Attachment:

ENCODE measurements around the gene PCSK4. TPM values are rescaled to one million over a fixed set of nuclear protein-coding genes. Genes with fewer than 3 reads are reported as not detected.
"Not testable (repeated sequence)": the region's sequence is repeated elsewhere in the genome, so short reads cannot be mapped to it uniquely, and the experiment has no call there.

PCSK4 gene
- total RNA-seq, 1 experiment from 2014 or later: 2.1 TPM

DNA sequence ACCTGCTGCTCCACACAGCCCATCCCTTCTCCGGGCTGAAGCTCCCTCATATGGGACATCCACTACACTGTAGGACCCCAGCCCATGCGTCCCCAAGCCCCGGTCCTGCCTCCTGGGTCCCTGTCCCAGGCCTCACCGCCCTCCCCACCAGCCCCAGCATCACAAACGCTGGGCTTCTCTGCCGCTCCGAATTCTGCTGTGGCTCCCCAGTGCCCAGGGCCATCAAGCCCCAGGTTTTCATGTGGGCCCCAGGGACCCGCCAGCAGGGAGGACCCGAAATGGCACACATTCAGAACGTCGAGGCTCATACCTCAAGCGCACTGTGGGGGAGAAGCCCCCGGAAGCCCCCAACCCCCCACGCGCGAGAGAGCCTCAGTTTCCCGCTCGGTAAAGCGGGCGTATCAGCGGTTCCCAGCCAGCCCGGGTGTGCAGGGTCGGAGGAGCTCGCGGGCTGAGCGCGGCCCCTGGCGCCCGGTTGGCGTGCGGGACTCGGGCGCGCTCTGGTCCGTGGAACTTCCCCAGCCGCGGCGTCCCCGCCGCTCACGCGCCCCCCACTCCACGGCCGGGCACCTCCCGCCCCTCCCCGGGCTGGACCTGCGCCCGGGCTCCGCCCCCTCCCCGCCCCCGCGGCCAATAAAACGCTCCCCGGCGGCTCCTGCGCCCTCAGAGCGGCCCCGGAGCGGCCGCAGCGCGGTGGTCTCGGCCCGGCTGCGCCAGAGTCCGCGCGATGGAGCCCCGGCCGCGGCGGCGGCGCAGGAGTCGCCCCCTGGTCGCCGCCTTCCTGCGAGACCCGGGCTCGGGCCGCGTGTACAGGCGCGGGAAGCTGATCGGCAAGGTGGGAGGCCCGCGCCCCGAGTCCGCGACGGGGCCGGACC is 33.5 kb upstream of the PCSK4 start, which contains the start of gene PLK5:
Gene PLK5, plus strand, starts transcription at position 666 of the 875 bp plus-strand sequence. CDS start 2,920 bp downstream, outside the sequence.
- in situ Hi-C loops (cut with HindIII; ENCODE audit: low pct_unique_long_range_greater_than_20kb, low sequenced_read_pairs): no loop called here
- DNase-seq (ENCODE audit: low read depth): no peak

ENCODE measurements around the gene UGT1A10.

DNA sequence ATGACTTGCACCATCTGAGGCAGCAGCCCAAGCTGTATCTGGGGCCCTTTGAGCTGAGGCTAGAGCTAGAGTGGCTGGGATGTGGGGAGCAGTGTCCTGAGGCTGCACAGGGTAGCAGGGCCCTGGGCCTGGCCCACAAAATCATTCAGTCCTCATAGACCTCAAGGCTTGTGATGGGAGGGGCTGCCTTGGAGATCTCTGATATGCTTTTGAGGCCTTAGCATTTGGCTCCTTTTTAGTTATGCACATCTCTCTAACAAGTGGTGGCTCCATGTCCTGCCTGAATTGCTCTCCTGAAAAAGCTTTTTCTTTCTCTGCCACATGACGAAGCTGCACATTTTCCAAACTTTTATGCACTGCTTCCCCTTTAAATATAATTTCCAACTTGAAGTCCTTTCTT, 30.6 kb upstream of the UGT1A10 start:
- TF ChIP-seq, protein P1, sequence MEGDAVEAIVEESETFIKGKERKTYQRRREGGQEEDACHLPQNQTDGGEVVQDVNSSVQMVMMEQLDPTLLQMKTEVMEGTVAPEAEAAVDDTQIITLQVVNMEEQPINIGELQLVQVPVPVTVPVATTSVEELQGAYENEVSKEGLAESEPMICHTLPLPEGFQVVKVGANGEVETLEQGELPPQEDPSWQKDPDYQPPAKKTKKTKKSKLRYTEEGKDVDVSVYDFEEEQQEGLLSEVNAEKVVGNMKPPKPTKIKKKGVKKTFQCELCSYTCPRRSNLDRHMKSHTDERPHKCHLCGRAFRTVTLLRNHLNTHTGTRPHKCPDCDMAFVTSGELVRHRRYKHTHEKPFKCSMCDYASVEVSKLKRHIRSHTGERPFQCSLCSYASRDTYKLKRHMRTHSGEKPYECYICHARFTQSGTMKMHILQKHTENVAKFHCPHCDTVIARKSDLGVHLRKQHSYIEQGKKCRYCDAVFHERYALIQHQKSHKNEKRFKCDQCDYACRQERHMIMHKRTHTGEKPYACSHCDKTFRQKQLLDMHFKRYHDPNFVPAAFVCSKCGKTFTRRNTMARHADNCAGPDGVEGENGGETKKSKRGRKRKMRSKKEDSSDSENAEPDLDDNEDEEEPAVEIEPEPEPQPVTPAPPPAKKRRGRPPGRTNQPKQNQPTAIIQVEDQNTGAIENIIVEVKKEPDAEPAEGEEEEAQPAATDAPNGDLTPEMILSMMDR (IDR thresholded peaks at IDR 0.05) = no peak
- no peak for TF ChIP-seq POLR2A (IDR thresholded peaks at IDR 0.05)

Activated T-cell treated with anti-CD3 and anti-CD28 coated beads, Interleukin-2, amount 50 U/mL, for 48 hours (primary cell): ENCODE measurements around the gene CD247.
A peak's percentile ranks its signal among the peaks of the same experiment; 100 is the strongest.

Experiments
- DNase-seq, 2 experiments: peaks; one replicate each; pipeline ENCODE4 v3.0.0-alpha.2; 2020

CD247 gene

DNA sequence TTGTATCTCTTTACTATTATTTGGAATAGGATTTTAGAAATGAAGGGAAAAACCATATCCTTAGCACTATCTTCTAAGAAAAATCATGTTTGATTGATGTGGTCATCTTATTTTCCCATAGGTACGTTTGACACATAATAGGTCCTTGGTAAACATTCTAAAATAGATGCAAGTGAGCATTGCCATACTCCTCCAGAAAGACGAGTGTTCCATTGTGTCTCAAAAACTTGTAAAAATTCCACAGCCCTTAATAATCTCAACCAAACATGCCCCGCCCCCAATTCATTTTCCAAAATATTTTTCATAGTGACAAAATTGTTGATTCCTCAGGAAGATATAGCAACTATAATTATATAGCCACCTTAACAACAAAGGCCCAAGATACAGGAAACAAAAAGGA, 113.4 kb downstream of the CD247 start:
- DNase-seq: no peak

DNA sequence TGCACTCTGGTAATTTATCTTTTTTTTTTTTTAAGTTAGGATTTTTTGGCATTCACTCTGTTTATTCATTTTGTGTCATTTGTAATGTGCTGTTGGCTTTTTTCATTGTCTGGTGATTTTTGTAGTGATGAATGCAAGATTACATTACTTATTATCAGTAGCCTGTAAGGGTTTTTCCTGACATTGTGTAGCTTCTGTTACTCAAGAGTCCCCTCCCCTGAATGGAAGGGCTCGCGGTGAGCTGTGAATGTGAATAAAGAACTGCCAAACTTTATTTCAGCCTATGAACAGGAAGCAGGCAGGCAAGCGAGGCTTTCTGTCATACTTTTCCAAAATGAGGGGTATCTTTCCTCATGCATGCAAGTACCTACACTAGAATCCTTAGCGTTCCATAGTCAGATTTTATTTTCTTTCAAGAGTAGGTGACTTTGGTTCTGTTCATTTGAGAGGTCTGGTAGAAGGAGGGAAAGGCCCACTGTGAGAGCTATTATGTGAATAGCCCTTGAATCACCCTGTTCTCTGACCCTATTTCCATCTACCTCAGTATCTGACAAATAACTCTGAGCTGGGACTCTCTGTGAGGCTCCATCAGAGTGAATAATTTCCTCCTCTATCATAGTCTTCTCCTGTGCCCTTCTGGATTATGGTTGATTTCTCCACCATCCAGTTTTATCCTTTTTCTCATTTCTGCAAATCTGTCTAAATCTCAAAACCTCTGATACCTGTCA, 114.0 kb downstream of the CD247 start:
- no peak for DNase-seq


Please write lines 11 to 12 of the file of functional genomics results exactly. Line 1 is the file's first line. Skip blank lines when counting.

- TF ChIP-seq, protein P1, sequence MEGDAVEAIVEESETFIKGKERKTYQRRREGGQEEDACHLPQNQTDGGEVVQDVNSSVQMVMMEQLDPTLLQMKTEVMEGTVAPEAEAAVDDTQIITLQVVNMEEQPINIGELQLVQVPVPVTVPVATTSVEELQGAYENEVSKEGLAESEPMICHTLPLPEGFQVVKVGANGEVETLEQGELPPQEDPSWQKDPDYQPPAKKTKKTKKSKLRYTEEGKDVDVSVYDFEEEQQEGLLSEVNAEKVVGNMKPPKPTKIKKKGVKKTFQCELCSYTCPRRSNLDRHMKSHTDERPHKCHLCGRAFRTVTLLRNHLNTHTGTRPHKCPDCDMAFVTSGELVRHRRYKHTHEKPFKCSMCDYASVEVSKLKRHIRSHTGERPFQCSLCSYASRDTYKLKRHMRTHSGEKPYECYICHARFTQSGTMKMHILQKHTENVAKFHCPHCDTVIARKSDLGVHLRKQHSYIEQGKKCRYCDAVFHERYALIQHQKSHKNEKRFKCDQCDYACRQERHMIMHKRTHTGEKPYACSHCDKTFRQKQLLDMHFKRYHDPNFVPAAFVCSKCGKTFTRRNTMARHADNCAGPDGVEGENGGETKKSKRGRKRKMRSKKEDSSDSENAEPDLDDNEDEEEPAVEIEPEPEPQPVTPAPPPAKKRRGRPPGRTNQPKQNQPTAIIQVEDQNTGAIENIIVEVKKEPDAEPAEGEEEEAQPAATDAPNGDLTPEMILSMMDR (IDR thresholded peaks at IDR 0.05) = no peak
- no peak for TF ChIP-seq POLR2A (IDR thresholded peaks at IDR 0.05)